And yet it feels a little Hitchcock to do too much looking – besides, living in New York cured me of all my voyeurism anyway.

The kitchen is a small space, not even the most economical. The stove is wedged between the broken washing machine and the shower and across the countertops are splayed half-full boxes of tea bags, postcards, a potted plant, stacks of books, cutting boards, empty cardboard packages, jars of honey and nutella, small stacks of coins, receipts, ticket stubs, and a plastic placemat with a picture of a palm tree. » Continue reading this post…

Welcome Home, Berlin

Sardines on toast (Eat Me. Drink Me.)

It’s been a long time, I know. But I just haven’t had the inclination to write. I’ve been doing other things – like moving out of New York, studying for the GRE, hiking in Colorado, making a beautiful assortment of to-do lists – and really, I just haven’t been inspired to write anything. I’ve felt like every time I sit down to blog, I devolve into blasé maxims: food is good, food is love, food brings people together.  And I think all these things are true, but eventually, it’s boring for you to read – and boring for me to write. I needed something new.

As I sat at my new kitchen table in Berlin, I was reminded of an entry I wrote long ago about sardines on toast. This blog was begun as a class project almost three years ago, and when I first started blogging about food, I felt that every entry should be thoroughly researched – a blend of fact and memoir – though if you read through those early posts, they sound stilted. The missing element, my advisor said, was spontaneity. That day, I had a simple lunch – toasted baguette, butter, sardines – and the food was so good and unadorned, I immediately felt inspired to write about it. I’ve written about the sardines and the writing since.

I think I keep coming back to that moment because it encapsulates an essential truth about both food and writing. That both are acts of some skill rescued by intuition and a certain amount of receptiveness, and that sometimes a lesson is felt rather than explained.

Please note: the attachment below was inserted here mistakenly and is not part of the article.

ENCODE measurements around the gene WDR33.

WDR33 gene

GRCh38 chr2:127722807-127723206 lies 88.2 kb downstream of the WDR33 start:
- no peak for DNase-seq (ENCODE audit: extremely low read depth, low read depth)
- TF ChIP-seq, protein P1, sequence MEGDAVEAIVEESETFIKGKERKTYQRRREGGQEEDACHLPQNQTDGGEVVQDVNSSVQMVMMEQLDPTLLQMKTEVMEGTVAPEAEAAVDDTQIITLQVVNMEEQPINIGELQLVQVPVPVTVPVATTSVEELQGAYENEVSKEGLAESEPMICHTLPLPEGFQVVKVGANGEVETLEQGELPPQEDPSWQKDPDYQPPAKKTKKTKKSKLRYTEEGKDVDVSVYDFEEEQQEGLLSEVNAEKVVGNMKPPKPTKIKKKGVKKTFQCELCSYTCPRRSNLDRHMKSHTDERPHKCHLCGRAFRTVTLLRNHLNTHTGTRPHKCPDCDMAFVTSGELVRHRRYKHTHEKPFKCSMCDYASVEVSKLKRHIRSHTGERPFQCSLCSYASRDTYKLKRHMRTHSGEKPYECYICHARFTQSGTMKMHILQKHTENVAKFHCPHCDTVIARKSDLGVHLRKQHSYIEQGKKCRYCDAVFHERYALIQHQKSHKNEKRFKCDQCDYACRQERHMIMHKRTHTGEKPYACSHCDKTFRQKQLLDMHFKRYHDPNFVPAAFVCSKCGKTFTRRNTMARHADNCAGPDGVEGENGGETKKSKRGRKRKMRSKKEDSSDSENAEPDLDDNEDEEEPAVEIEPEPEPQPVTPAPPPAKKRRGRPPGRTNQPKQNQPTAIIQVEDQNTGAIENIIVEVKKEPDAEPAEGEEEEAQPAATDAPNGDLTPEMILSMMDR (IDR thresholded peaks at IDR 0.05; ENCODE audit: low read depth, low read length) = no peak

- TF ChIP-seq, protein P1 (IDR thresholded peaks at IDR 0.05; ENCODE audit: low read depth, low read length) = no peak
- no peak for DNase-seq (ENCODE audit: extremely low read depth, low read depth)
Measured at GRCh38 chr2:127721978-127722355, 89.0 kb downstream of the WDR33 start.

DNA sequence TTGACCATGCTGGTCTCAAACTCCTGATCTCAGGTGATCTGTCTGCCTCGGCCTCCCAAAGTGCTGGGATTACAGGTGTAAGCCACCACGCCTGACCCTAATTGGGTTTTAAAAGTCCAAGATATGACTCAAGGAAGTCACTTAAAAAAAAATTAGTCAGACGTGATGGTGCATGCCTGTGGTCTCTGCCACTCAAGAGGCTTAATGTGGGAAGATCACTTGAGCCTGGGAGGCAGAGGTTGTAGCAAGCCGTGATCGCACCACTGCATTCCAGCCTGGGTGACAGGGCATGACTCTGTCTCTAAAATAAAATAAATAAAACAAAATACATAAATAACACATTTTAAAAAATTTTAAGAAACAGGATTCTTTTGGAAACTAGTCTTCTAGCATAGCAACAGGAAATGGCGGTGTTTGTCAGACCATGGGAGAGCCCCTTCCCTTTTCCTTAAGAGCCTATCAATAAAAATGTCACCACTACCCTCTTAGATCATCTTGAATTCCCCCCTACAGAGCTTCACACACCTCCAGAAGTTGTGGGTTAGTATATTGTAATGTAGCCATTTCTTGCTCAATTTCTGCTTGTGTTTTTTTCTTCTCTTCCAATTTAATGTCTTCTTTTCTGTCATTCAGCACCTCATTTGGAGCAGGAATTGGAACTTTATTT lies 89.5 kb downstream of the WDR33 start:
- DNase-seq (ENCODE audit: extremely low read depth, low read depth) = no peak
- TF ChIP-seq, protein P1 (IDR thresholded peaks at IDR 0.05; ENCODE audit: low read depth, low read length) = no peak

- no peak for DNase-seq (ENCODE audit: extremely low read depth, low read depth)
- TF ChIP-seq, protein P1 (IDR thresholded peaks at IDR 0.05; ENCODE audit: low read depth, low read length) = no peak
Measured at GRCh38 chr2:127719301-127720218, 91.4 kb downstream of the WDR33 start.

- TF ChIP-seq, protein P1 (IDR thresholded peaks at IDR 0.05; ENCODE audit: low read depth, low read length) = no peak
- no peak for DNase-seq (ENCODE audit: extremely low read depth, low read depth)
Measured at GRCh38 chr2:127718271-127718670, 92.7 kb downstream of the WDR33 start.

Driving down the streets of Berlin from the airport to my new home, I felt both terrified and excited, thinking at the same time how wonderful it would be to grow attached to these streets, and yet, how different they were from my Brooklyn streets. » Continue reading this post…

Southern Comfort

The apron is over the railing (Eat Me. Drink Me.)

I miss the South. I miss warm grits melted with cheese and dotted with firm, pink shrimp. I miss slow cooked greens and fatback and sweet and crumbly cornbread. I miss excessive hospitality and humidity and conversations dotted with those little “bless her heart”s. Oh God, I miss sweet tea.

Though the South is not everything. I live in the North because I like it more. Because I need the throb of city life and stripped-of-sugar sass. I need fast-paced and driven. And I really can’t stand pastel.

But what I love about the things I love about the South is that they’re things that for the most part I can bring to Brooklyn. People I love, weather I like, food I could eat until I become obese. Dinner parties.

Jamie and I sat on the back porch, with late afternoon sunshine across our shoulders, dipping strips of fried eggplant and chicken gizzards into buttermilk garlic sauce and drinking Firefly (sweet tea vodka for those of you never blessed). I had just dismembered two chickens, which really meant I had torn apart two chickens with my bare hands (it’s a learning curve) and the pieces were soaking in a salty brine upstairs. We were lazy, off of work, waiting for the third member of our party to join us. Absolute laziness.

My morning had been spent lying on a towel in the backyard, sunning my pale and pasty legs, reading the last five pages of at least three magazines, and working on poetry. I asked Jamie, “Do I look tanner?” “No,” he said.

We spent a few nice hours sitting in the backyard until at seven, we thought we should start dinner. I remembered having told people we would eat at seven.

Fried eggplant with buttermilk-garlic sauce (Eat Me. Drink Me.)

Chicken frying (Eat Me. Drink Me.)

Jamie pulled chicken from the brine and rinsed it in buttermilk and dredged it in flour mixed with jerk seasoning, cayenne, and salt. » Continue reading this post…